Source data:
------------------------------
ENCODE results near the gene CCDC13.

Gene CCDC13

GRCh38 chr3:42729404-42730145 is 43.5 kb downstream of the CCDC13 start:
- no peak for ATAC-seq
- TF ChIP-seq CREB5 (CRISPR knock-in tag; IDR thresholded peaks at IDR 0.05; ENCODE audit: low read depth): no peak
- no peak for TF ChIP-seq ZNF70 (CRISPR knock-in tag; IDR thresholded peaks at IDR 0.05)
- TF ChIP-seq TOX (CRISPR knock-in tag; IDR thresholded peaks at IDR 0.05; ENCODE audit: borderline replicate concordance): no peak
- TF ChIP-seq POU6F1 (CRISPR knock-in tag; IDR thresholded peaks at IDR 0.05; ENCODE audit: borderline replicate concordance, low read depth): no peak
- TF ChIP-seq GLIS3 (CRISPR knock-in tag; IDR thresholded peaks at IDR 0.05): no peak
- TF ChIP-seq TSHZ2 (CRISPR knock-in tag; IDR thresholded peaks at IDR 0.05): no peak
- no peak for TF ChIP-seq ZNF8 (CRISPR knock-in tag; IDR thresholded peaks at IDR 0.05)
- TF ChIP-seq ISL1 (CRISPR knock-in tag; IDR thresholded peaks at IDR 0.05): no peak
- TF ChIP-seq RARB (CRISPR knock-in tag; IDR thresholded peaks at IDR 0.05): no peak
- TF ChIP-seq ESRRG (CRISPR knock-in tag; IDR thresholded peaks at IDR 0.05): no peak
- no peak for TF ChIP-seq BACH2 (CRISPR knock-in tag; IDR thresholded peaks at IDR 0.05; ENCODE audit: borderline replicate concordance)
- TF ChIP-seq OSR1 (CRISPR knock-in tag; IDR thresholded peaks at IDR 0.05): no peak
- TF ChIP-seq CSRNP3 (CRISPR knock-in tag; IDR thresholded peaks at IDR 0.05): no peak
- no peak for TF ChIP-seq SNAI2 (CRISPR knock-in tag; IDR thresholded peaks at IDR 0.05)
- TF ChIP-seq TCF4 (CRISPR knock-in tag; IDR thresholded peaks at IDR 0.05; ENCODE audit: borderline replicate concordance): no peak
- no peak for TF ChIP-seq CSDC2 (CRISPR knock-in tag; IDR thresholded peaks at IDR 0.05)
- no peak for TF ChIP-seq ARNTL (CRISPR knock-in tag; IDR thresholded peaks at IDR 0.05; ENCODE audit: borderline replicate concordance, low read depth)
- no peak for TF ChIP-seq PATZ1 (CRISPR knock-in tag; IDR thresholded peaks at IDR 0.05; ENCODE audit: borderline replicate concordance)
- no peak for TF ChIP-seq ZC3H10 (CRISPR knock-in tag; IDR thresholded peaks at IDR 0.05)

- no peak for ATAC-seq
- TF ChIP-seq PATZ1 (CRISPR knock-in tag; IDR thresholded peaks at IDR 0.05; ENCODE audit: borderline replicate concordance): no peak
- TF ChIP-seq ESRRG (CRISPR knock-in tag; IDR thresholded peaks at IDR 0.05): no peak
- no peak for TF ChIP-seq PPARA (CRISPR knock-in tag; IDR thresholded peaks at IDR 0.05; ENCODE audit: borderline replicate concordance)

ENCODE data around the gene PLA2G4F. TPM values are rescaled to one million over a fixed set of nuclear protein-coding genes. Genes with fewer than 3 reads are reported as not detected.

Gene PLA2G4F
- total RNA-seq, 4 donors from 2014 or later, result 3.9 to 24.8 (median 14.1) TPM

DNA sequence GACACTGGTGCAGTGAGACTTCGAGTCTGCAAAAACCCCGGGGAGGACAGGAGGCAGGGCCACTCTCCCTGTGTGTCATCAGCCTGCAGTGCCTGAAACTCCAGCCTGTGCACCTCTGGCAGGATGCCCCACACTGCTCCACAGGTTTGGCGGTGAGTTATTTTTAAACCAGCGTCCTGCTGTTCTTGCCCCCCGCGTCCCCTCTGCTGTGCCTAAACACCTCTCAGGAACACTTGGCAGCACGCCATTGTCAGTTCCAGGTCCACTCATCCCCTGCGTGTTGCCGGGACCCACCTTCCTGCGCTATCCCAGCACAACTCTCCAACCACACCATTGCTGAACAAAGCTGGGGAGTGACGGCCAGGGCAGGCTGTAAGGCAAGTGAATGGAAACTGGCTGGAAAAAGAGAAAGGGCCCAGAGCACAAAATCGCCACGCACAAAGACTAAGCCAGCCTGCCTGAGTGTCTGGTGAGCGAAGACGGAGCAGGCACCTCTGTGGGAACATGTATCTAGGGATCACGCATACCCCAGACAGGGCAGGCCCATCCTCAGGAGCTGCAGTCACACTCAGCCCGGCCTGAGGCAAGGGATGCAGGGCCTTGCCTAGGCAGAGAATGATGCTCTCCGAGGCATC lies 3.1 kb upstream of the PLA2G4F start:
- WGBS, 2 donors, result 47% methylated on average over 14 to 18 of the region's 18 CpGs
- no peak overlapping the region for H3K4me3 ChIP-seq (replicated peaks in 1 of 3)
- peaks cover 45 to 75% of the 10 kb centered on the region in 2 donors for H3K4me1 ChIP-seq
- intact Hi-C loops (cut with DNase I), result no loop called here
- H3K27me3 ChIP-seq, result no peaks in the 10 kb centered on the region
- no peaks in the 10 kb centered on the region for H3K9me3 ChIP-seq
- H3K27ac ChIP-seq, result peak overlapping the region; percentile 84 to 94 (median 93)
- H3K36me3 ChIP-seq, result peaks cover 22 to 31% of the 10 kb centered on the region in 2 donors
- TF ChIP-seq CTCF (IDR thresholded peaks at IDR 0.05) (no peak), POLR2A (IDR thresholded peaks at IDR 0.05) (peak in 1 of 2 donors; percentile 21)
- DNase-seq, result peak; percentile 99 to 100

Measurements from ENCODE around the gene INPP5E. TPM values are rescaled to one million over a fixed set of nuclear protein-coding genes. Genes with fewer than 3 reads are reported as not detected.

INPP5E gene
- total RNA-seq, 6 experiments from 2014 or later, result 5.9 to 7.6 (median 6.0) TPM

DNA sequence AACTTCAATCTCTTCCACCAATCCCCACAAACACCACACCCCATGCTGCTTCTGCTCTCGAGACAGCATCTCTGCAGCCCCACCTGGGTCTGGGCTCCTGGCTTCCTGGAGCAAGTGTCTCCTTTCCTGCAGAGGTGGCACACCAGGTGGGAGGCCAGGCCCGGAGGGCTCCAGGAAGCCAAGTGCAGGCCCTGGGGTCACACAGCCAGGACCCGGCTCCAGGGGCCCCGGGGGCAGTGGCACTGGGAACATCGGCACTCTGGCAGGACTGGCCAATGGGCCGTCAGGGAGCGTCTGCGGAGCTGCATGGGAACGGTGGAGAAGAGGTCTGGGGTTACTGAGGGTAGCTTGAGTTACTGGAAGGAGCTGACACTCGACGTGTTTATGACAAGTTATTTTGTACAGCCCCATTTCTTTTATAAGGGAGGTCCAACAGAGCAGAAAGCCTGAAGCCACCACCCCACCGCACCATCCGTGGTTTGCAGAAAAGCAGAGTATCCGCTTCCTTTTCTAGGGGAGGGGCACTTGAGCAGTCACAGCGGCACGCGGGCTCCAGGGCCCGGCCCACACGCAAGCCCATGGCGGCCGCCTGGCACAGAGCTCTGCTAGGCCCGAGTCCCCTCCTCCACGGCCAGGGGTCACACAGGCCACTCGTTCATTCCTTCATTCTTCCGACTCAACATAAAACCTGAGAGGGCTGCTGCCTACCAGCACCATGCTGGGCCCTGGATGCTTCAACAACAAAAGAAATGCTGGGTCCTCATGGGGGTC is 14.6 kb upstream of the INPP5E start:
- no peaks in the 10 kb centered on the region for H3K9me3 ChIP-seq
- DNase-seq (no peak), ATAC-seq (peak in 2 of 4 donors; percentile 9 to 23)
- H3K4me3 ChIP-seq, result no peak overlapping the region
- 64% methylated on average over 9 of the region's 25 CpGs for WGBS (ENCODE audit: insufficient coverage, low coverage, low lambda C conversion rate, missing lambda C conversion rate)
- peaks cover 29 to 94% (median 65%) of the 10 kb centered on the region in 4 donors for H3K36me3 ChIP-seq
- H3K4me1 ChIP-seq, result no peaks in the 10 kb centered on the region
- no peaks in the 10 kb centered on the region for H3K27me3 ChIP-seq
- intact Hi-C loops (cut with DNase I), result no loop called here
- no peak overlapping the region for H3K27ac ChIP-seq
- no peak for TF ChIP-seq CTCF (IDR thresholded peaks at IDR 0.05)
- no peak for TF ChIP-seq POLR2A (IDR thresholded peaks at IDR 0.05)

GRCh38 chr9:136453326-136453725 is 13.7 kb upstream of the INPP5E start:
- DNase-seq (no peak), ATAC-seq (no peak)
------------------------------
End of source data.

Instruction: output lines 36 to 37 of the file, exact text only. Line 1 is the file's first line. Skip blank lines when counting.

- H3K27me3 ChIP-seq, result no peaks in the 10 kb centered on the region
- no peaks in the 10 kb centered on the region for H3K9me3 ChIP-seq